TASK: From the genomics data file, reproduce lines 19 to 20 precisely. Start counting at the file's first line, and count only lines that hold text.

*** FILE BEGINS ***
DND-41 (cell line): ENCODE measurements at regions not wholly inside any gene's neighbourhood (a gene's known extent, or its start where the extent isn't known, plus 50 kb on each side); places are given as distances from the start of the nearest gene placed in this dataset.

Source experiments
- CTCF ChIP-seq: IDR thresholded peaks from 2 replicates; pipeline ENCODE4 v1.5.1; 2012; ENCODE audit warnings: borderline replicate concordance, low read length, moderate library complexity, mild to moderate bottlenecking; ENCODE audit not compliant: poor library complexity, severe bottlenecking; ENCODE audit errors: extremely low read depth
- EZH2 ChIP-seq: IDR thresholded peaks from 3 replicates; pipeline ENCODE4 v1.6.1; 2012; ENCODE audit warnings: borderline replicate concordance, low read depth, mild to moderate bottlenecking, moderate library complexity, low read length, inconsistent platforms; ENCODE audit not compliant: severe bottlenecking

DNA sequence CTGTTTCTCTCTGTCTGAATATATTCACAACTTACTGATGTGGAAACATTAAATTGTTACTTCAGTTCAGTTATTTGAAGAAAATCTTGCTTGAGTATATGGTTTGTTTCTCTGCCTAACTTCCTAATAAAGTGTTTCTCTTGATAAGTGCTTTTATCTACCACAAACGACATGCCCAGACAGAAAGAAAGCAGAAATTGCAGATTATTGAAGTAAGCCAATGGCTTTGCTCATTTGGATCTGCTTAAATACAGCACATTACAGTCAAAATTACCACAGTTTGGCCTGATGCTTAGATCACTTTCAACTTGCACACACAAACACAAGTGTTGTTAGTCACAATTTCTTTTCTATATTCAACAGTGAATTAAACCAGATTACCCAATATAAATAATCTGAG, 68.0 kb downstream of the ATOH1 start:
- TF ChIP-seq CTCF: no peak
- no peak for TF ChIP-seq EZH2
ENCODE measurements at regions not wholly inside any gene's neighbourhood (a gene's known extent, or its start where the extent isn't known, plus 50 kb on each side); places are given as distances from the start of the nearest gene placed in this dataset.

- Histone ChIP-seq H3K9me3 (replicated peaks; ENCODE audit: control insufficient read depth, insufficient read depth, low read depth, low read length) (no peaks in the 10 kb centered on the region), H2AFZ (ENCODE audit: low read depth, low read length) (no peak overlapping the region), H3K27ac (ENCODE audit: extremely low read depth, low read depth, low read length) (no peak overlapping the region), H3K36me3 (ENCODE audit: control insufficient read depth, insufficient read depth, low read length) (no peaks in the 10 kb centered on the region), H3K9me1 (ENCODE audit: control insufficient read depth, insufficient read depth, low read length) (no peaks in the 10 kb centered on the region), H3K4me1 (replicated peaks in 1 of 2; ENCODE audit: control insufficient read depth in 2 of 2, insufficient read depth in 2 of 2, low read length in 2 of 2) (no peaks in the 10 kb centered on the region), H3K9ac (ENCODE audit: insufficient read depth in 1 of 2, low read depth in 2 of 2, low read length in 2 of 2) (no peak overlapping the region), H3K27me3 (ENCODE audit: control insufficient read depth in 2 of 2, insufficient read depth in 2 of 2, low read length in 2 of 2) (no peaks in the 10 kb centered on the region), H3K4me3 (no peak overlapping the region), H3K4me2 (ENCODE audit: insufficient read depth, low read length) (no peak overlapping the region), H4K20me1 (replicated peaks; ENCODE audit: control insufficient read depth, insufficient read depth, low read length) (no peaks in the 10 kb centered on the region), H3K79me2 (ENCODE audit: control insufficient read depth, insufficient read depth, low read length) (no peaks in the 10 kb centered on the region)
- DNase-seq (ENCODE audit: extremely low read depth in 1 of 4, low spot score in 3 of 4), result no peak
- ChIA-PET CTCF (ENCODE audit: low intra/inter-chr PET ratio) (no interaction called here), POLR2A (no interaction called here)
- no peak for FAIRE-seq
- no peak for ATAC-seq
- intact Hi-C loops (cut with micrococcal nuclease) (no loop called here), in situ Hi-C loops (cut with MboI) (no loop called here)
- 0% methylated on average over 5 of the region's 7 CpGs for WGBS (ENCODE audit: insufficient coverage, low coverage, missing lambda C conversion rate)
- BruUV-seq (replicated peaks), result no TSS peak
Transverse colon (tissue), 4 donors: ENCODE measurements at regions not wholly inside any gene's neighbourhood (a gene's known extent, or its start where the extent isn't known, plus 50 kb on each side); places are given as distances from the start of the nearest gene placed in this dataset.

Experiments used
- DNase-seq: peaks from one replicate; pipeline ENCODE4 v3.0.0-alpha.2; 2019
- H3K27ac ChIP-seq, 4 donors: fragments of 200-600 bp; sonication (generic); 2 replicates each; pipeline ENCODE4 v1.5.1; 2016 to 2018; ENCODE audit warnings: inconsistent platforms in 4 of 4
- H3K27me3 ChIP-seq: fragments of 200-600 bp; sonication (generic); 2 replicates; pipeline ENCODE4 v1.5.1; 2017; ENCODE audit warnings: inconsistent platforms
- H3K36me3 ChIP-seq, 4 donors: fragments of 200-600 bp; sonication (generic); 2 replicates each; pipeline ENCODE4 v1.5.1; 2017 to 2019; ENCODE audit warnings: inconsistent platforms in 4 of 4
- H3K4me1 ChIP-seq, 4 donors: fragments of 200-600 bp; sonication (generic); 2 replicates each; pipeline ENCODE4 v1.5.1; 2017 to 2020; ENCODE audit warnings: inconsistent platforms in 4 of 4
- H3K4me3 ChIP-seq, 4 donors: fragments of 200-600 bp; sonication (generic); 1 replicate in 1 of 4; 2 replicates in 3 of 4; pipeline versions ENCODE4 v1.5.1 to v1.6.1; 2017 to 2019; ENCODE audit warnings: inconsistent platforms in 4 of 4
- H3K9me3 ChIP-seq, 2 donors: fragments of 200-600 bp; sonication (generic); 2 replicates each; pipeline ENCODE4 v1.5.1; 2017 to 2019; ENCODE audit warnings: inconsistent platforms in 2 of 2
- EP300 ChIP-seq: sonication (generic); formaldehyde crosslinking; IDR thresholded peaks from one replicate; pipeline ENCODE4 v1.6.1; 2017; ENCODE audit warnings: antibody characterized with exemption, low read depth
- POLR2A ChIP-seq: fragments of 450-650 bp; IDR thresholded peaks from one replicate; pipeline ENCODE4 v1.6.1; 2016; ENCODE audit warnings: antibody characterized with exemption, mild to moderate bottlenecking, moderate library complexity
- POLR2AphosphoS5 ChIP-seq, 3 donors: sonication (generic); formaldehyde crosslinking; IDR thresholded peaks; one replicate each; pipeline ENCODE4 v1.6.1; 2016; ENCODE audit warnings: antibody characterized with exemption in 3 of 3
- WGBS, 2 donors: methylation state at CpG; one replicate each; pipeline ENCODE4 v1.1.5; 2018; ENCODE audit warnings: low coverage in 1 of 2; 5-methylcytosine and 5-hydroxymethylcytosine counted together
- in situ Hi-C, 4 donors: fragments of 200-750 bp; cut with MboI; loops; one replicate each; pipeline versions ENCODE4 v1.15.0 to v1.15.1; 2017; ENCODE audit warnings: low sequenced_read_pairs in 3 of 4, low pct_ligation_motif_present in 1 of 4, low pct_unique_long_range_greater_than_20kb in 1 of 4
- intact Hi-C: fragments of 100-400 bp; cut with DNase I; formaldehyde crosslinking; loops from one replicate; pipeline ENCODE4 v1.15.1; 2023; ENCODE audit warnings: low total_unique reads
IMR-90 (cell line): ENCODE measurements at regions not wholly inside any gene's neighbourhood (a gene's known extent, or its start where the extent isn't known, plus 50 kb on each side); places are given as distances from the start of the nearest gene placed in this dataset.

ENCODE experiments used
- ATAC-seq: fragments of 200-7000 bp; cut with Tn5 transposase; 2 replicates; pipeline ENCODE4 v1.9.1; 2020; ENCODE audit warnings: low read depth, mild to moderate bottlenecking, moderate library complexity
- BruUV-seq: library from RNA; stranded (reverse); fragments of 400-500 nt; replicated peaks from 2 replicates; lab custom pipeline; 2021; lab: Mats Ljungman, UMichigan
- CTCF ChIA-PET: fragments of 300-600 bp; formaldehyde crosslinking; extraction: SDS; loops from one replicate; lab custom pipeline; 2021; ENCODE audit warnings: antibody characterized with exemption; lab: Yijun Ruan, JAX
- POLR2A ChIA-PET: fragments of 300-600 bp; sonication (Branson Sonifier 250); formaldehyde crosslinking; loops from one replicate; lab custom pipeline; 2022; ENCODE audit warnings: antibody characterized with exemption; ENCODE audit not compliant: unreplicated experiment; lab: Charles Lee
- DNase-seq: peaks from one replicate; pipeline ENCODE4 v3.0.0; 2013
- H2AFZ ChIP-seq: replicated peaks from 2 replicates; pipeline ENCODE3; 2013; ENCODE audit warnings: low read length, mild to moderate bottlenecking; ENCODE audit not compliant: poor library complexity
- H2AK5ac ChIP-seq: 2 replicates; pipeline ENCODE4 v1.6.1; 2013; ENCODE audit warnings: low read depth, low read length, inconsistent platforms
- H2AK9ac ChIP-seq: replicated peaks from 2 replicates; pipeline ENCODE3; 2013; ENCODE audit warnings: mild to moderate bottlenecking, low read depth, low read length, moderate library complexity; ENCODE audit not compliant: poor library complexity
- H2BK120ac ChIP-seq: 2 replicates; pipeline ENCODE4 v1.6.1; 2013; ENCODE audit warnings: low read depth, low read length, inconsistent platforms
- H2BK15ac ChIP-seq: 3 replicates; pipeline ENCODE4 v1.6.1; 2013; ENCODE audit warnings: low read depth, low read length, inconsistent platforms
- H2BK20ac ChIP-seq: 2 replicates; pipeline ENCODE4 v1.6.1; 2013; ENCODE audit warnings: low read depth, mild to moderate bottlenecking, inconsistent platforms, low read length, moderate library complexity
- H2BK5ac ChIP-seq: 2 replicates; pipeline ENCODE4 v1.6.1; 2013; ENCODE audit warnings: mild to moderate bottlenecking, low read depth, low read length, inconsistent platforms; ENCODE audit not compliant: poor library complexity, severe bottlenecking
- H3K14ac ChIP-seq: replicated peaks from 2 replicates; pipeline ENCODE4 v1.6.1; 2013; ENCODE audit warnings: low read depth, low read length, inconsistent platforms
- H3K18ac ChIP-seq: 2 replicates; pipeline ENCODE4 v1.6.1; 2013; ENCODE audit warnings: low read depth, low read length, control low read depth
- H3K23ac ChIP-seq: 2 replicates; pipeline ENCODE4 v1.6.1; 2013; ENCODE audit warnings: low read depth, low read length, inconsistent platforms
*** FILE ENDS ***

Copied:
- DNase-seq: peaks from one replicate; pipeline ENCODE4 v3.0.0-alpha.2; 2019
- H3K27ac ChIP-seq, 4 donors: fragments of 200-600 bp; sonication (generic); 2 replicates each; pipeline ENCODE4 v1.5.1; 2016 to 2018; ENCODE audit warnings: inconsistent platforms in 4 of 4